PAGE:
In March 2011, Plaintiff applied for a job as a caretaker with 5Life Ventures d/b/a ComForCare Senior Services ("ComForCare"). Id. ¶ 29. ComForCare obtained Plaintiff's background report from Intellicorp. Id. The report contained "adverse information about Plaintiff's criminal record." Id. ComForCare did not provide Plaintiff with a copy of her background report, and Intellicorp did not notify Plaintiff that it had supplied ComForCare with the report. Id. Plaintiff was not hired. Id.

In June 2011, Plaintiff obtained an "expungement order" from the Los Angeles County Superior Court, pursuant to Penal Code § 1203.4. Id. ¶ 30. Pursuant to the expungement order, her 2005 conviction for petty theft was dismissed; her prior plea of nolo contendere was withdrawn; a plea of not guilty was entered; the charge against her was dismissed; and Plaintiff was "released from all penalties and disabilities resulting from the offense of which . . . she has been convicted." Id.

In October 2011, Plaintiff applied for a job as a caretaker with Smart Choice Investments Inc. d/b/a BrightStar ("BrightStar"). Id. ¶ 31. During her interview, BrightStar procured Plaintiff's background report using Intellicorp's online system. Id. ¶ 33. Plaintiff alleges that the criminal background report failed to account for the fact that her 2005 criminal conviction for theft was expunged in 2011 because the background report indicated that charges were filed against Plaintiff on March 16, 2005, but failed to disclose the final disposition of those charges. Id. ¶ 34. Based on the adverse information reported by Intellicorp, BrightStar refused to hire her. Id. ¶ 35.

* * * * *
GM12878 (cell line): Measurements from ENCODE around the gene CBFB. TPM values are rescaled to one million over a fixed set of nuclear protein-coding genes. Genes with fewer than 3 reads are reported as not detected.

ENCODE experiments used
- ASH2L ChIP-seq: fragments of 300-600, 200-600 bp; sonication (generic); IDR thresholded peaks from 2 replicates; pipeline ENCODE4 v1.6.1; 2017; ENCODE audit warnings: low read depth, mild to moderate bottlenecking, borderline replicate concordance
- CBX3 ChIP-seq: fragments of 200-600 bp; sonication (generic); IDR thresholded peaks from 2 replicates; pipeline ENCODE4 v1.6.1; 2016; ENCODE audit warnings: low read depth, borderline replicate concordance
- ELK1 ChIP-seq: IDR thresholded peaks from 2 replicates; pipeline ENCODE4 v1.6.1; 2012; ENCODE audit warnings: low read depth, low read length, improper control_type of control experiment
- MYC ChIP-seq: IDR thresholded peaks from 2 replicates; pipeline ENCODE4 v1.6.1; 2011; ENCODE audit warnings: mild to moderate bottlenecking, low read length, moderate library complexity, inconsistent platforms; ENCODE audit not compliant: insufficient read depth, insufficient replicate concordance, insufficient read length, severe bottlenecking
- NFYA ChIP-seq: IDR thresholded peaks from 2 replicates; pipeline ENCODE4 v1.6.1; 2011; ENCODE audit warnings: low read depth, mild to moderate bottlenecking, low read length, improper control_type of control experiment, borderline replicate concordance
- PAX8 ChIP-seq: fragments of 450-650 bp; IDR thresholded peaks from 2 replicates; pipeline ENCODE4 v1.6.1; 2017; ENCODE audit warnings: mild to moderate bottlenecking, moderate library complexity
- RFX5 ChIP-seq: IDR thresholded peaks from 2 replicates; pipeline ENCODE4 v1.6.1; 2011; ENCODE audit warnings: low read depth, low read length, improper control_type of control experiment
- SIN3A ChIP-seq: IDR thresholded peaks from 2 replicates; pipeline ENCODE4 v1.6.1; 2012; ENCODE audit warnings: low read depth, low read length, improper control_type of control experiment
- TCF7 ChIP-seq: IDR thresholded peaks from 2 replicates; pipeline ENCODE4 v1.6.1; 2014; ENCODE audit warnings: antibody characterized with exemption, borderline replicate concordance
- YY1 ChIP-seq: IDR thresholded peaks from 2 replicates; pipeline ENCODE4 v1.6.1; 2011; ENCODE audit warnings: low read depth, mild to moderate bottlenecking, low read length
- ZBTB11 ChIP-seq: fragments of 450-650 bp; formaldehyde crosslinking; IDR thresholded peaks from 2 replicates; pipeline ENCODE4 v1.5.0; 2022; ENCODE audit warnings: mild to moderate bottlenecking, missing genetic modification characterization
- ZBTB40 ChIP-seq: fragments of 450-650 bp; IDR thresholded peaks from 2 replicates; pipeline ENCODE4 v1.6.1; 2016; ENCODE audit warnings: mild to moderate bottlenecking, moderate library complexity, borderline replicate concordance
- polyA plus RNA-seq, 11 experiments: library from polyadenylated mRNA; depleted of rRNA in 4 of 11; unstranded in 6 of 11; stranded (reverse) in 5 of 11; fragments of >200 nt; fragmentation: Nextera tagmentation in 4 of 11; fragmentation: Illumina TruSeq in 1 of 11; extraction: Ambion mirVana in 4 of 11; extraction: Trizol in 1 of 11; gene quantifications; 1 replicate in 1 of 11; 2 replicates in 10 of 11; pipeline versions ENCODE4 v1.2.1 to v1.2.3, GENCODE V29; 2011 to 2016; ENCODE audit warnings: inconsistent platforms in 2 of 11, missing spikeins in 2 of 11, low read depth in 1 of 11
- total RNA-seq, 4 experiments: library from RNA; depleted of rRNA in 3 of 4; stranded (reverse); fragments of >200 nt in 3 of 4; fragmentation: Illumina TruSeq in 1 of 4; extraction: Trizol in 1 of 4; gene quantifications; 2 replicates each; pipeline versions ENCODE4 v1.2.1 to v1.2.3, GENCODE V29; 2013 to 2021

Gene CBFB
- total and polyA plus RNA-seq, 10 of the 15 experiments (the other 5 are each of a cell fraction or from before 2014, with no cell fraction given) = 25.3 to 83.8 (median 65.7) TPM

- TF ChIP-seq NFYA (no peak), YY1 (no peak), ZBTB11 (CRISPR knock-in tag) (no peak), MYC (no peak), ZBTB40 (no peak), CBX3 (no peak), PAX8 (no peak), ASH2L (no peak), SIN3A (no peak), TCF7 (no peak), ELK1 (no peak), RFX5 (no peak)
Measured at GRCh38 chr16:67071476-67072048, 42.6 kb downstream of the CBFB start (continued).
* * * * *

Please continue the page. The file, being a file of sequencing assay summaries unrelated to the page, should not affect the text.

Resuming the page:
The Complaint alleges that Intellicorp has violated its obligations under the FCRA by (1) failing to notify consumers contemporaneously of the fact that it is disclosing adverse public record information; (2) failing to maintain strict procedures designed to insure that such information is complete and up-to-date; and (3) failing to utilize reasonable procedures to assure maximum possible accuracy of the adverse information it reports. Plaintiff seeks to certify a nationwide class of "[a]ll natural persons within the United States who were the subject of a consumer report" prepared by Intellicorp for a prospective employer that contained "any negative public record of criminal arrest, charge, or conviction, during the five years preceding the filing of this action until final resolution of this action." Id. ¶ 60.